Exploring the Molecular Origin
of Blood Clot Flexibility
Well-Known Protein Structure Acts as a Molecular Spring
(PHILADELPHIA) – How do blood
clots maintain that precise balance of stiffness for wound healing
and flexibility to go with the flow? Researchers at the University
of Pennsylvania School of Medicine and the School
of Arts and Sciences have shown that a well-known protein structure
acts as a molecular spring, explaining one way that clots may stretch
and bend under such physical stresses as blood flow. They report their
findings in a Letter in the latest online edition of the Biophysical
Journal. This knowledge will inform researchers about clot physiology
in such conditions as wound healing, stroke,
Clots are a three-dimensional network of fibers, made up primarily of
the blood protein fibrinogen,
which is converted to fibrin
during clotting. A blood clot needs to have the right degree of stiffness
and plasticity to stem the flow of blood when tissue is damaged, yet be
flexible enough so that it does not block blood flow and cause heart
attacks and strokes.
In previous research, senior author John
W. Weisel, PhD, Professor of Cell
and Developmental Biology, measured the elastic properties of individual
fibers and found that the fibers, which are long and very thin, bend much
more easily than they stretch, suggesting that clots deform in flowing
blood or under other stresses, primarily by the bending of their fibers.
The current research extends those earlier findings to the molecular level,
suggesting a way that individual fibers flex - by the unraveling of the
three, tightly twisted rod-like regions within fibrinogen molecules, called
coiled-coils. The researchers measured this change by pulling engineered
strands of fibrinogen molecules using an atomic
force microscope. This alpha-helical coiled-coil “spring”
is a common motif in protein structure, first identified more than 50
years ago and so its stretchiness may have broader implications in biology
By understanding mechanical processes at the molecular level, it may eventually
be possible to see how they relate to the mechanical properties of single
fibers and a whole clot. This knowledge may enable researchers to make
predictions about the function of differently formed fibrin clots in the
circulating blood or in a wound. For example, when clots are not stiff
enough, problems with bleeding arise, and when clots are too stiff, there
may be problems with thrombosis,
which results when clots block the flow of blood. First author André
Brown, a physics graduate student at Penn,
notes that this research is a first step towards understanding the mechanics
of the relationship between clot elasticity and disease.
Recent research by other scientists showed that a fibrin fiber could stretch
four to five times its original length before snapping. "This is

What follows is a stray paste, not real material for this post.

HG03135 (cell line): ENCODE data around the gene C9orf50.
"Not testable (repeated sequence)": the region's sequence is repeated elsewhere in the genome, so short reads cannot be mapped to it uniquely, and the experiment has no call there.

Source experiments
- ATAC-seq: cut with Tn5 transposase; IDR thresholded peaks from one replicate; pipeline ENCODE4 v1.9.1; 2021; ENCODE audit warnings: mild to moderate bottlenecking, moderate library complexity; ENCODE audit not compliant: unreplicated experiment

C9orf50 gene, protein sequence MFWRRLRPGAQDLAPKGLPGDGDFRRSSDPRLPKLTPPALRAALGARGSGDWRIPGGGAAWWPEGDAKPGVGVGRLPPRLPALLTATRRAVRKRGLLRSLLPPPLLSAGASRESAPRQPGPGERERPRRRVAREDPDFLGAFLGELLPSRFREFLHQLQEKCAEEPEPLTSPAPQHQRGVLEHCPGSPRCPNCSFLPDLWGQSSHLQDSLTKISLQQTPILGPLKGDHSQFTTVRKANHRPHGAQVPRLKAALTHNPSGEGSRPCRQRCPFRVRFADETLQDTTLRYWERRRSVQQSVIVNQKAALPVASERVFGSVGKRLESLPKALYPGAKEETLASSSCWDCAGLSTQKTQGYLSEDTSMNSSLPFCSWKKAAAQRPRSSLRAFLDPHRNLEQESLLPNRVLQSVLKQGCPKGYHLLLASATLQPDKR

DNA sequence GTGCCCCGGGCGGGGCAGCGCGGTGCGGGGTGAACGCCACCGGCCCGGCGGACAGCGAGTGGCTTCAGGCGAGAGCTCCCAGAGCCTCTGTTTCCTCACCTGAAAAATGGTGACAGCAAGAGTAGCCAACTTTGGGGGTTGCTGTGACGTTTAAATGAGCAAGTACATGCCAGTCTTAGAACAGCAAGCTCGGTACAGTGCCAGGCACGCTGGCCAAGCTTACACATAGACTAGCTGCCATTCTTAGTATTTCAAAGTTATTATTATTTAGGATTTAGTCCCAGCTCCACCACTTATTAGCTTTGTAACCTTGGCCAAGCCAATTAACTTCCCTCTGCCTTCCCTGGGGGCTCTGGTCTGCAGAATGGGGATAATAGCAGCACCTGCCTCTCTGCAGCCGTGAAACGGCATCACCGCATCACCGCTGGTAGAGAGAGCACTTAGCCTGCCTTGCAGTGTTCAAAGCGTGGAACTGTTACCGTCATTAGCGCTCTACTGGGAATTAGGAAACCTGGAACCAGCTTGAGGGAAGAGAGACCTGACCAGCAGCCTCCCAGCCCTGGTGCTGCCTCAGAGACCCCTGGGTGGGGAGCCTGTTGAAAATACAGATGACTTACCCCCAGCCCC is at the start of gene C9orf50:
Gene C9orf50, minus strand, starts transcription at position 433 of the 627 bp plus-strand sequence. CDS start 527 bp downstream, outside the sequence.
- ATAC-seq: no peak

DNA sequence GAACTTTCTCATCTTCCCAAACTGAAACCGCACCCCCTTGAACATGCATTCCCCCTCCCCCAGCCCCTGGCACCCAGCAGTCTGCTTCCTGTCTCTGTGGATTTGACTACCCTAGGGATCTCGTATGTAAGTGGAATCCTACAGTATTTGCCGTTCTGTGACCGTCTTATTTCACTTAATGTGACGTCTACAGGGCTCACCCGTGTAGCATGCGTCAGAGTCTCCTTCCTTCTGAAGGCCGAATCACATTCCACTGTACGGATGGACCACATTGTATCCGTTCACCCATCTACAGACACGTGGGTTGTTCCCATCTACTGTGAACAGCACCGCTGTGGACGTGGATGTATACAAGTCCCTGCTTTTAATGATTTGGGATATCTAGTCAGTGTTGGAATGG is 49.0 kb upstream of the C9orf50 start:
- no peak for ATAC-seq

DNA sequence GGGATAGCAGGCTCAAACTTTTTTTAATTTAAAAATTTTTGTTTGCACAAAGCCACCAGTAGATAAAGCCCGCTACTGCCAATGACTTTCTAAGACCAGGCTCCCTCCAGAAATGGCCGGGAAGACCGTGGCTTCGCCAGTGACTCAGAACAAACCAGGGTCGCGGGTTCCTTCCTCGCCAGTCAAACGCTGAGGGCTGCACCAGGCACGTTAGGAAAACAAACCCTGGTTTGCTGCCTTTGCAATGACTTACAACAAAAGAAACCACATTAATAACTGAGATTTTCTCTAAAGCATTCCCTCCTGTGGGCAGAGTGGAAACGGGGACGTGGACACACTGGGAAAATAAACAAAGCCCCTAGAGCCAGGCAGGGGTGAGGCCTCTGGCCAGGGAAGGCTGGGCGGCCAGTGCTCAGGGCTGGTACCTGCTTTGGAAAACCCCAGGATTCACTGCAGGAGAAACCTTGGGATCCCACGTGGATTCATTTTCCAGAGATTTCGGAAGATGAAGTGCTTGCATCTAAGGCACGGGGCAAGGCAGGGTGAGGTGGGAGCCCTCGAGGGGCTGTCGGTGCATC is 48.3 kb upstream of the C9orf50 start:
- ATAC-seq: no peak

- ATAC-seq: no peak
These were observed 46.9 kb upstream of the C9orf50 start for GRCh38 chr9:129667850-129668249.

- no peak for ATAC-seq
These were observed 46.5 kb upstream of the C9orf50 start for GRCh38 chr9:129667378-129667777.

among the most extensible, or stretchy, of polymers that anyone has ever
found," says Weisel. "But, how is the stretching happening at
a molecular level? We think part of it has to be the unfolding of certain
parts of the fibrin molecule, otherwise how can it stretch so much?"
Previous research from senior coauthor Dennis
Discher, PhD, Professor in the Physics
& Molecular Biology graduate groups, suggested the possibility
that alpha-helical structures in some blood-cell proteins unfold at low
levels of mechanical force. But "it wasn't known before that the
coiled coil region of the fibrinogen molecule would be the part to unfold
under the stress induced by the atomic force microscope," notes Brown.
Once the origins of the mechanical properties of clots are well understood,
it may be possible to modulate those properties, note the study authors.
"If we can change a certain parameter perhaps we can make a clot
that's more or less stiff," explains Weisel. For example, various
or proteins, such as antibodies,
bind specifically to fibrin, affecting clot structure. The idea would
be to use such compounds in people to alter the properties of the clot,
so it can be less obstructive and more easily dissolved.
In the future, the researchers will examine other processes at the molecular
and fiber levels that may be responsible for the mechanical properties
of clots to eventually develop a model that can then be used to predict
the effect of changes at one scale on clot properties at other scales.
Such a model should be useful for developing prophylactic
and therapeutic treatments for many aspects of cardiovascular disease
and stroke, suggest the investigators.
I. Litvinov is also from Penn. This research was funded by the National
Institutes of Health and the Natural
Sciences and Engineering Research Council of Canada.
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